Anything else you’d like to share?

You only get out what you put in. Pick your subjects with an awareness of what you enjoy, and what you want to do. Take some risks and commit to your assignments and exams. Make sure you make some friends – if you take care of those relationships, they will last a long, long time. Challenge yourself by exploring Melbourne. Get a job. Learn about the city, and try new things. Most of all, make sure you have a good time – you won’t have another year like this one!

Diane Leow, 25
Digital journalist, Channel NewsAsia, Singapore

Which year did you graduate from Trinity and what did you go on to study after that? 

I was part of the 2007 February intake and I went on to complete a Bachelor of Arts (Media and Communications) degree at the University of Melbourne with a double major in Political Science, and subsequently a Master of Journalism at Monash University.

Tell us about your career journey after graduating from university?

It’s been quite a journey! After my masters, in addition to continuing to volunteer at Meld Magazine, I worked a number of part-time jobs including as a public relations consultant with a corporate communications consultancy, and also a property journalist with an online property magazine. I then moved on to a role in marketing and social media, while taking on freelance writing jobs.

The wide variety of experience helped me figure out what I was passionate about and what I really wanted out of my career. Now as a digital journalist with Channel NewsAsia, an Asian news channel based in Singapore, I am part of a team that produces content for its website, app, and social media platforms.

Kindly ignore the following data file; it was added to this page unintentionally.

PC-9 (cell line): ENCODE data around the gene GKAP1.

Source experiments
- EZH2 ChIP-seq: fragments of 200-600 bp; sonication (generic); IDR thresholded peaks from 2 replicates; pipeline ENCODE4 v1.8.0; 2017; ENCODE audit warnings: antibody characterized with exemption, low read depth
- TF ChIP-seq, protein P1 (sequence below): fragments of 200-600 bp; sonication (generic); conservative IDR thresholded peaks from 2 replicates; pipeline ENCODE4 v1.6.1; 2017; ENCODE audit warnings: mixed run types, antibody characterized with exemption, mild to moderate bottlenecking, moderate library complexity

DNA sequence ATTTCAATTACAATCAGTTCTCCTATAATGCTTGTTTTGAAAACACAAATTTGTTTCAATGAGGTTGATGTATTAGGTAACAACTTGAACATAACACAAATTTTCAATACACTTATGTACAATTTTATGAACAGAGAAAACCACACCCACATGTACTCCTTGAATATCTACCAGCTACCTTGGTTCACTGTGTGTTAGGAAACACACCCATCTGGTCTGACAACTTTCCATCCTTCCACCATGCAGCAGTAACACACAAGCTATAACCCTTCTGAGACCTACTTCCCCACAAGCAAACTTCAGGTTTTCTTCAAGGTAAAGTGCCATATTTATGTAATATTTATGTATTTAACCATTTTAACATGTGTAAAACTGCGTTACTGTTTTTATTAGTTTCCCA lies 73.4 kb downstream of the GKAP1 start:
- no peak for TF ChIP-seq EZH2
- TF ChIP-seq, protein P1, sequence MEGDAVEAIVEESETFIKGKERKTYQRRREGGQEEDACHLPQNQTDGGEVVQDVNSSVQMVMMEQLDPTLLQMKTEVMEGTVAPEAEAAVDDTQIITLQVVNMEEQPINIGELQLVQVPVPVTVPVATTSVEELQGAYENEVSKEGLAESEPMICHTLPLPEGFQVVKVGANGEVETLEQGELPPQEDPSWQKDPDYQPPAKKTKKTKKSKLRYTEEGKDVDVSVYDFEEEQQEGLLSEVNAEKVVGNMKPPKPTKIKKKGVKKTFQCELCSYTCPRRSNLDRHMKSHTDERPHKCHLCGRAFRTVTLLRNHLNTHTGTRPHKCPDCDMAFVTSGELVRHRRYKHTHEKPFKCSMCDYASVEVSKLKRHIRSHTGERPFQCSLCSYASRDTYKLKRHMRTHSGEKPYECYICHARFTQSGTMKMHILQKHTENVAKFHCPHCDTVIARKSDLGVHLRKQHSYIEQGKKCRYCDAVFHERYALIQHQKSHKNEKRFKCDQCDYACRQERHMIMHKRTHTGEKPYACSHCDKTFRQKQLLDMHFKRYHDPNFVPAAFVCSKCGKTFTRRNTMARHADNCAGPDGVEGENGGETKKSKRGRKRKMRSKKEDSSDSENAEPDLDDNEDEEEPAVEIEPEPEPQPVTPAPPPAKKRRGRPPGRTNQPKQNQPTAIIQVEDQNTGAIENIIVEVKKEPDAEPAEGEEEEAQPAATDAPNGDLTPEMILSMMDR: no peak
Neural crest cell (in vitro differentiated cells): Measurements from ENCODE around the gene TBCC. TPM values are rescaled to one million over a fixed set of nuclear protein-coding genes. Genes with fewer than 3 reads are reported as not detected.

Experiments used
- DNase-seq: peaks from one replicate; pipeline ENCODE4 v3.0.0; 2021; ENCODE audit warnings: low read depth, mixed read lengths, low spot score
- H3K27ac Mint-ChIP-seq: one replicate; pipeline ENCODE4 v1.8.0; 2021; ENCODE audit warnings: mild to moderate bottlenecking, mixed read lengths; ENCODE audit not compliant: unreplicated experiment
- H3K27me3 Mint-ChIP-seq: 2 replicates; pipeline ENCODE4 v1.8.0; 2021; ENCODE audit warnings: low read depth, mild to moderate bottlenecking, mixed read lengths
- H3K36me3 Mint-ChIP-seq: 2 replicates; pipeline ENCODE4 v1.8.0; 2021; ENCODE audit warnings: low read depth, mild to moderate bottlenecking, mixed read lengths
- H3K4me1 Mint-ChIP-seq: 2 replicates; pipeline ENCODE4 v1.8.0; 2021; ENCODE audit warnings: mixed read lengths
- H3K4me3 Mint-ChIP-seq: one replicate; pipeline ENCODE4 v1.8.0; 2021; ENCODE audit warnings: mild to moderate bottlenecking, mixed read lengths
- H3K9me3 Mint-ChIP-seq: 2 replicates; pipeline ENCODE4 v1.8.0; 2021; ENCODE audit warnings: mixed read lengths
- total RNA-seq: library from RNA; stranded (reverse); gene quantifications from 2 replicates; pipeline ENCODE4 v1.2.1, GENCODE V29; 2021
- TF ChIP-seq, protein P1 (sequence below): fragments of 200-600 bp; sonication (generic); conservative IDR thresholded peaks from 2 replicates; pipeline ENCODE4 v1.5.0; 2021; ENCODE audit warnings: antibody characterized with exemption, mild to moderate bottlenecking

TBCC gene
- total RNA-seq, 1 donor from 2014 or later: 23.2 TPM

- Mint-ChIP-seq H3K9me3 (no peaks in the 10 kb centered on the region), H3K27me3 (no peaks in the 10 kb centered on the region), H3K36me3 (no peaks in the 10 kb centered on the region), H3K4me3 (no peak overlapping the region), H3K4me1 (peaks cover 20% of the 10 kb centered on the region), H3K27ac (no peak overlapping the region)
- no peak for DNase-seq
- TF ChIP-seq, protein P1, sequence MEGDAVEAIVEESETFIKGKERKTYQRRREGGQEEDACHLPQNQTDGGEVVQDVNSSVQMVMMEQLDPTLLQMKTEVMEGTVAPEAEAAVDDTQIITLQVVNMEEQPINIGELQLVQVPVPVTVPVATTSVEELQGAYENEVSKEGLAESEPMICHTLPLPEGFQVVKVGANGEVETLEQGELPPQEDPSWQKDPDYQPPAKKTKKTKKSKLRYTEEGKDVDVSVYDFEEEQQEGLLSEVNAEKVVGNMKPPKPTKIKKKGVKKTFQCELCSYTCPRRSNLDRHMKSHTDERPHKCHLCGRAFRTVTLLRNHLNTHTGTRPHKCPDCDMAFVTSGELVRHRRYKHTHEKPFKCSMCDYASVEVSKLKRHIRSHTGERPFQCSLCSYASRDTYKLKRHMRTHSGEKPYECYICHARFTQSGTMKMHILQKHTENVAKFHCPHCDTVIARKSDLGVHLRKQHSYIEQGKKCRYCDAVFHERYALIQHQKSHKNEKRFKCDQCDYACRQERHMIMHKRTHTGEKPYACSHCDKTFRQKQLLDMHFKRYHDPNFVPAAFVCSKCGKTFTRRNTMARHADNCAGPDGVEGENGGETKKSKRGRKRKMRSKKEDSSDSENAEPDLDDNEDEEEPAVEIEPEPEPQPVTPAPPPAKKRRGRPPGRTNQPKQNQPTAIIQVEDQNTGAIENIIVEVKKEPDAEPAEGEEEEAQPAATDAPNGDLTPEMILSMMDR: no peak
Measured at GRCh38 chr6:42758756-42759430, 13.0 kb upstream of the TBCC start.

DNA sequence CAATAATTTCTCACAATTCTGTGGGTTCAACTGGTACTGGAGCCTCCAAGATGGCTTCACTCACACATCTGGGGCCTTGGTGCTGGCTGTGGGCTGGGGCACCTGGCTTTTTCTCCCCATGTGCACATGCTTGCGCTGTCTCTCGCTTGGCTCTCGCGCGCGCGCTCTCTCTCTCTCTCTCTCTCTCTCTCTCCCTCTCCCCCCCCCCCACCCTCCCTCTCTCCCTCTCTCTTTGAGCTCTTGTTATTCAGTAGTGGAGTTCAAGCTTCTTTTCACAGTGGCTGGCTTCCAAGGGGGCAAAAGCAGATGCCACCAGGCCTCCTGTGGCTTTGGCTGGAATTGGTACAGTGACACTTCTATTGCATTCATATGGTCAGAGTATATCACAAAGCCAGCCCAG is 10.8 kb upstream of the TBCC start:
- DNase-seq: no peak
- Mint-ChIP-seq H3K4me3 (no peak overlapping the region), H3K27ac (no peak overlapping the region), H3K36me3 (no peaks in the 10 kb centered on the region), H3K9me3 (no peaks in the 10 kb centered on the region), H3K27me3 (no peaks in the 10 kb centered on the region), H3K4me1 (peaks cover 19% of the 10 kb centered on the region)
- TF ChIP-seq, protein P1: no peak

Can you share some memorable memories from your time at Trinity?

Trinity was definitely one of the best years of my time in Melbourne.

One of my best memories from Trinity was Big Noise (I’m not sure if they still run it). It’s where a bunch of students from the same drama group put up a performance on the Bulpadock with various instruments. I remember before Big Noise we all felt like strangers who saw each other once a week; after Big Noise we really bonded.

My other favourite memory from Trinity would be the final drama exam. While my group got off to a rocky start, we worked together on a really solid script. While everyone else was planning something serious, we decided to play to our strengths and create a comedy instead. To our own surprise, rehearsals were a lot more fun than we expected, and on the very day of our exam we weren’t nervous at all. It was great to make our fellow students laugh too. Grades aside, we all left the Evan Burge Building feeling like we did something worthwhile.

What were some of the most valuable life lessons you learnt at Trinity?